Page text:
Humans on the other hand have not only present lions to run from, we have future lions that we worry about, we have imaginary lions running through our heads. The amygdala, controlling the fight or flight mechanism doesn’t recognise that the actual threat has disappeared, and that what we are mostly worried about are hypothetical lions. It doesn’t switch off. Mindfulness can help it switch off, and can stop us worrying about hypothetical lions, and when the lions do come, it can help us manage our emotions, and as Fiona showed, manage real pain.
As more and more studies on mindfulness emerge with positive findings even the medical establishment is beginning to see its benefits. NICE include mindfulness as recommended way of preventing depression in their clinical guidelines.
The festival session moved on to questions quite swiftly, fortunately as there were a great many. Among them was a query about the use of mindfulness in children. Mark (you see, I’m calling him Mark now!) mentioned a programme called Mindfulness In Schools which offers courses in mindfulness to teachers for the benefit of the pupils (and no doubt the teachers).
One brave woman spoke up and said that she suffered from depression and tried the “Body Scan” CDs that came with a mindfulness book (I think that is a technique that guides you through different parts of your body and gets you to focus on each in turn, a common relaxation technique). This lady said that being in the throes of depression she didn’t really want to focus on her big toe, she just wanted to feel better. I imagined the answer that Mark was going to give was to give it a chance to work etc. But being a far more insightful person than I am, with years and years of experience study clinical depression, his answer was to leave it for a while. It’s not compulsory, he said, and doesn’t replace many other well regarded techniques for treating depression. Be kind to yourself, he told her, come back to it when you are ready.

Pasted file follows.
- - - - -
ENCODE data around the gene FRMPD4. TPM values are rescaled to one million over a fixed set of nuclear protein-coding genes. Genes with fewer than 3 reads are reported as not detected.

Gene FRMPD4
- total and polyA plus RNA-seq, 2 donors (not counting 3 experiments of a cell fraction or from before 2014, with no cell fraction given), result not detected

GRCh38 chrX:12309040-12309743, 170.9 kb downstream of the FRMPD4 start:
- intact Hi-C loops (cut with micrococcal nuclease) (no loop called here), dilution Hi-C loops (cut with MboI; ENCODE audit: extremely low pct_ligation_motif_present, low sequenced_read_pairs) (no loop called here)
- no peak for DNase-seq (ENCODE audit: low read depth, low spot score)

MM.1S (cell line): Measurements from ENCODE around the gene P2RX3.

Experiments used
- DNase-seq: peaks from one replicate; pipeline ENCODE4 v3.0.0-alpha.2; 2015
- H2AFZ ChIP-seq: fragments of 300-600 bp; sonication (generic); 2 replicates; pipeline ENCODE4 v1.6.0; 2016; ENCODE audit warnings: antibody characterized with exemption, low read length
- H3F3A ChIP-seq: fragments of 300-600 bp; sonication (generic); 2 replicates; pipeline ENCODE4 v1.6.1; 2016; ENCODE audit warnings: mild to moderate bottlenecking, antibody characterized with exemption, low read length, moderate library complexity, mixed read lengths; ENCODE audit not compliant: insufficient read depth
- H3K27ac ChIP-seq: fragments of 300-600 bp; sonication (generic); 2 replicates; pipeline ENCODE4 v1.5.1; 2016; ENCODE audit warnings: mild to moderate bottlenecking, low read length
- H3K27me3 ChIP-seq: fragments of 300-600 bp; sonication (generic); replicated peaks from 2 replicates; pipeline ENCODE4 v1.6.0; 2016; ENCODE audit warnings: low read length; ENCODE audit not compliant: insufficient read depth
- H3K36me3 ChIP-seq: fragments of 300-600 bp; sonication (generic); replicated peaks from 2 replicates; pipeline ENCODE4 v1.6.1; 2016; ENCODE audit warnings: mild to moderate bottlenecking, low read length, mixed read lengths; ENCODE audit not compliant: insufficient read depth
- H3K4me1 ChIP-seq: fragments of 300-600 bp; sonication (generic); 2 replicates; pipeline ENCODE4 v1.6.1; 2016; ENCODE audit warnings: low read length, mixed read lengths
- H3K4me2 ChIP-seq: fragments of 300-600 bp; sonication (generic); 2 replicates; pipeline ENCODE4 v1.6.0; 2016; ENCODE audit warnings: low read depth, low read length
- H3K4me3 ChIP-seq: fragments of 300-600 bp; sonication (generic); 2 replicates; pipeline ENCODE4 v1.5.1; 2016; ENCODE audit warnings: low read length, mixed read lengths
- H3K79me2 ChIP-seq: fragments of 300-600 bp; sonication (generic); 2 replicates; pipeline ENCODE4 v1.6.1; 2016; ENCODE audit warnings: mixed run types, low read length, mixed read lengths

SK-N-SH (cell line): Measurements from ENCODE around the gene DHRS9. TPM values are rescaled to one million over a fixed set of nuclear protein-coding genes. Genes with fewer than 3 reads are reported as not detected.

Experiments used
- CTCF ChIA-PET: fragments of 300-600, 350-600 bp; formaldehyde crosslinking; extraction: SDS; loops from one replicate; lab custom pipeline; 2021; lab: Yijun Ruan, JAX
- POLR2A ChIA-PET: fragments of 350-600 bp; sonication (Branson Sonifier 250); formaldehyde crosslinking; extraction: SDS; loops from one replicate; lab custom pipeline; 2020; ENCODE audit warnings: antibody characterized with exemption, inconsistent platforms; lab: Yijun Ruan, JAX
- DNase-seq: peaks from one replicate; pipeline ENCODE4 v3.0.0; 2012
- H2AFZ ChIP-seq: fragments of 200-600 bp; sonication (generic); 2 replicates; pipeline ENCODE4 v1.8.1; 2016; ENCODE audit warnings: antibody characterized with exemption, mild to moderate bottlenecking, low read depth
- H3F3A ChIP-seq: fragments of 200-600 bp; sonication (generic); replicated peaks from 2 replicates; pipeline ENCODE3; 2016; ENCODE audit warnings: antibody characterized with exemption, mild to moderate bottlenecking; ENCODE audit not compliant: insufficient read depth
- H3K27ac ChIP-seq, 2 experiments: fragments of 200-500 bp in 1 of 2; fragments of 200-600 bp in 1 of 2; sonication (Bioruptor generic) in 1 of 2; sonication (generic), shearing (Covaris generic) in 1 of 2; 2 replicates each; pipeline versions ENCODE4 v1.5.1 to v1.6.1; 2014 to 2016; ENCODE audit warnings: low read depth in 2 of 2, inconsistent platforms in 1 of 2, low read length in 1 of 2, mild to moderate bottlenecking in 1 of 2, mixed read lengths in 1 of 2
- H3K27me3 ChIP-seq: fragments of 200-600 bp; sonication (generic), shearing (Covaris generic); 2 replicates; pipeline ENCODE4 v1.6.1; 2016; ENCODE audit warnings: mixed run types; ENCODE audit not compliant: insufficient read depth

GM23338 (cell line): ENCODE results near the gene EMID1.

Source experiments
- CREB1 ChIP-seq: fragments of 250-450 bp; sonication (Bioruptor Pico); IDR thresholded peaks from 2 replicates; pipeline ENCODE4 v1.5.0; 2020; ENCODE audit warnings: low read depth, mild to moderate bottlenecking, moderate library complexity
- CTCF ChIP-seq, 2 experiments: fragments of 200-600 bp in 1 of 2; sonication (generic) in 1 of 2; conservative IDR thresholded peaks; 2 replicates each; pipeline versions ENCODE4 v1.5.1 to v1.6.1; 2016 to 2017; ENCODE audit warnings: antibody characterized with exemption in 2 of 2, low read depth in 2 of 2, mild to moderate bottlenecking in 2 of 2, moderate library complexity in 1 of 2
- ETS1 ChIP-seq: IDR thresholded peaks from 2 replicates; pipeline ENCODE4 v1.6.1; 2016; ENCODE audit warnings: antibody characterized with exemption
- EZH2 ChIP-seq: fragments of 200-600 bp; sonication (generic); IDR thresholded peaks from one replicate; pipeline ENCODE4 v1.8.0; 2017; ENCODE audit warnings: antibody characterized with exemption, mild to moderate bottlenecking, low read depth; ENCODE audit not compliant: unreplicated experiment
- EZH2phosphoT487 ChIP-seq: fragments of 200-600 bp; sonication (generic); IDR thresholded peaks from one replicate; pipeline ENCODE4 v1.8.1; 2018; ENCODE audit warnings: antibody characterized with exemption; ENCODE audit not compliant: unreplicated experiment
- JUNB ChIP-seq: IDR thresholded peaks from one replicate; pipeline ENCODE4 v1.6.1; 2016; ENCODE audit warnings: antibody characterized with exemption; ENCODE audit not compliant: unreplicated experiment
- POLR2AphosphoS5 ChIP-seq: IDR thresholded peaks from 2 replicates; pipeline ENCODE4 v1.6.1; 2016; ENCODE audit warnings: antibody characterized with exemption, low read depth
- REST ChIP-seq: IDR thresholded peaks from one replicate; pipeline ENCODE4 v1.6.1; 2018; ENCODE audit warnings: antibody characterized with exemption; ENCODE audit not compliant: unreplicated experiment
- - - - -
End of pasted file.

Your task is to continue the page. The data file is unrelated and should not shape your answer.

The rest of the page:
I had a question too. Of course I did. I’m well known for this at work. I can’t pass up an opportunity for my own input. But despite doing my best Hermione Granger impression, I wasn’t picked out from among the many other people with their hands up.
This was my question. The video and the talks all made it seem like mindfulness was such an amazing thing, a panacea in a difficult world. But if it is so good, why aren’t we all doing it? Why are there so many books telling us how to do? And as I have noted in previous posts, everything comes at a cost, even good things, so what are the costs to mindfulness, what are the obstacles to overcome? I suspect I can come up with the main one, time. But with books like Headspace promising effects from just 10 minutes a day, time isn’t really an issue. In fact I have a very good half read book (you know me, of course it’s only half read!) called Buddhism for Mothers which is all about carving time out of non-stop days, for example, by practising mindfulness even as you are washing up or feeding your baby.